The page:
“Tyco is not Enron,” Stillman said, referring to the Houston energy trader that collapsed in 2001. “The fundamentals at the company were what they should be.”
Assistant Dist. Atty. Owen Heimer countered by saying that the staff of the Securities and Exchange Commission had recommended bringing an accounting-fraud case against the company over its actions while Kozlowski and Swartz were at the helm.
Heimer also said Kozlowski had engaged in a fraud of an “unprecedented, staggering scale” to bankroll a “shocking spree of self-indulgence.”
In addition to the prison terms, Obus ordered Kozlowski to pay a $70-million fine and to make restitution to Tyco of more than $97 million. He ordered Swartz to pay back $37 million and to pay a fine of $35 million.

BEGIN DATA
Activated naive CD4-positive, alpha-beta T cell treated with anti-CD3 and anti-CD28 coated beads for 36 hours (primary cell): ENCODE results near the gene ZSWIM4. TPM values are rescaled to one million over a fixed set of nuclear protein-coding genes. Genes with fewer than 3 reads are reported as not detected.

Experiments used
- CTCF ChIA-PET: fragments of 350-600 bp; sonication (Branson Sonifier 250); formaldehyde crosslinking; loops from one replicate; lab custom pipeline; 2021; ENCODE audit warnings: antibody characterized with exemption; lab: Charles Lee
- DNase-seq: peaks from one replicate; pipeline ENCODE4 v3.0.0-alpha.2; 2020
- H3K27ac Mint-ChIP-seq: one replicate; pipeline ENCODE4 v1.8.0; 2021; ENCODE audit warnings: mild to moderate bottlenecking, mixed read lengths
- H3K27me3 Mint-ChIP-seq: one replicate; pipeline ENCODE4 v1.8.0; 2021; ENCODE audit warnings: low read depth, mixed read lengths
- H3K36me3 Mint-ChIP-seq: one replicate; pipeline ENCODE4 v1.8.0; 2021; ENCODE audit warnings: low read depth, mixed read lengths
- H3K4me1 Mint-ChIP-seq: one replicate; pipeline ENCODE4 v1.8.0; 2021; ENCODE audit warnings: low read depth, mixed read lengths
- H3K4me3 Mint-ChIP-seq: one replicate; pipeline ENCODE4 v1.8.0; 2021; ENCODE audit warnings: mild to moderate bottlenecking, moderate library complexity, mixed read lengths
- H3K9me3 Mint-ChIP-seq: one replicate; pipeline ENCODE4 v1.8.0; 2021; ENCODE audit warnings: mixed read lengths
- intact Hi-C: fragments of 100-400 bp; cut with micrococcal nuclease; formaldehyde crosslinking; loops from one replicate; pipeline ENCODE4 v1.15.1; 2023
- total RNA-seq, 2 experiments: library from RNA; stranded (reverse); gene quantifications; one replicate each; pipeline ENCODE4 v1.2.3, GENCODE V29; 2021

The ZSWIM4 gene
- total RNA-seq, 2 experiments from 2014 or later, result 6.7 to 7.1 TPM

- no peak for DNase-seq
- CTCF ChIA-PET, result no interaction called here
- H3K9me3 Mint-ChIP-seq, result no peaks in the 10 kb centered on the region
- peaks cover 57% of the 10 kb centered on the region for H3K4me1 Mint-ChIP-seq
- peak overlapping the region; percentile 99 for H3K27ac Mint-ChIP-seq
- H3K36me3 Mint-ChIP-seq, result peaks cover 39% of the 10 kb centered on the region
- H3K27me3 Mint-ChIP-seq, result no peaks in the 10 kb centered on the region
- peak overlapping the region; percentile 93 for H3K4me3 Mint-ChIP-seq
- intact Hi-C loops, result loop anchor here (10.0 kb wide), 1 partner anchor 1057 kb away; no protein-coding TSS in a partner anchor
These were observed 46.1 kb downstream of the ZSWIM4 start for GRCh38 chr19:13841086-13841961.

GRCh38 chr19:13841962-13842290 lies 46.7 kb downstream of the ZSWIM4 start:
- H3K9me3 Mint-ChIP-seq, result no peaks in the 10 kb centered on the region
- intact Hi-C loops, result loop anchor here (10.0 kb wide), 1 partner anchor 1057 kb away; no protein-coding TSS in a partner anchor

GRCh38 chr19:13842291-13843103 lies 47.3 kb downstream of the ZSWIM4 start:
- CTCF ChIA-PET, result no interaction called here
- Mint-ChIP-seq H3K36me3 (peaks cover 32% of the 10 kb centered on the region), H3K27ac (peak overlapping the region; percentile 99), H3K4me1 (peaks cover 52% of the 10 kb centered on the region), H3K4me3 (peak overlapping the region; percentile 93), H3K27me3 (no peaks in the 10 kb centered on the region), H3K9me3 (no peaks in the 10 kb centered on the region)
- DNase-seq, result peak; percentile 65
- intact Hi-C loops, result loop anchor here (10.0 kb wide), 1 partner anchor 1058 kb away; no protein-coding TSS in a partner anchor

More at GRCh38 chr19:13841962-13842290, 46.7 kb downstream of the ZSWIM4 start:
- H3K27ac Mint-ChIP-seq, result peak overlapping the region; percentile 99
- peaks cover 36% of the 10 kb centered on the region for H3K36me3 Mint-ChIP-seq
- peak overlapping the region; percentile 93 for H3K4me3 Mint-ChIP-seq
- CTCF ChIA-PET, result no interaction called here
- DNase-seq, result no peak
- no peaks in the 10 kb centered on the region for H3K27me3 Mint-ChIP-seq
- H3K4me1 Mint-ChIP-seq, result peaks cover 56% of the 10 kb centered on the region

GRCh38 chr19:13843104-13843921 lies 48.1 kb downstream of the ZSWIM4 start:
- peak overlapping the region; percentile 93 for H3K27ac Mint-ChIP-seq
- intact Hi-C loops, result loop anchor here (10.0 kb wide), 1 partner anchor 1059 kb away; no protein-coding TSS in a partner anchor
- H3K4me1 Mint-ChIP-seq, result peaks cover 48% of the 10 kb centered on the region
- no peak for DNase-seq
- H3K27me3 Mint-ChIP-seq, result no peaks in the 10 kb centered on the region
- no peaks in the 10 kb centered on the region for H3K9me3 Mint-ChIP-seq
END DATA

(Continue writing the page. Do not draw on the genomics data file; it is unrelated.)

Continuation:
Kozlowski’s wife and two daughters wept quietly as he was led away in handcuffs from the courtroom. He did not look back.
Swartz stopped briefly and flashed a smile at his wife as he was taken from the courtroom.
The wide range of the prison terms ordered is fairly typical for New York state courts, said Ronald Blum, a partner at Manatt Phelps & Phillips who teaches about white-collar crime at Fordham University’s law school. The range gives prisoners an incentive to behave and gives parole boards the opportunity to give those inmates who show signs of reform a chance at early release.
New York state prisons have few white-collar felons and are considered a far grimmer place to do time than their federal counterparts. Martha Stewart, for example, gathered wild onions and participated in a Christmas decorating contest during her recent stay at a federal prison camp.
“This is not a Martha Stewart type of sentence,” Blum said.
Associated Press was used in compiling this report.
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White-collar crime and punishment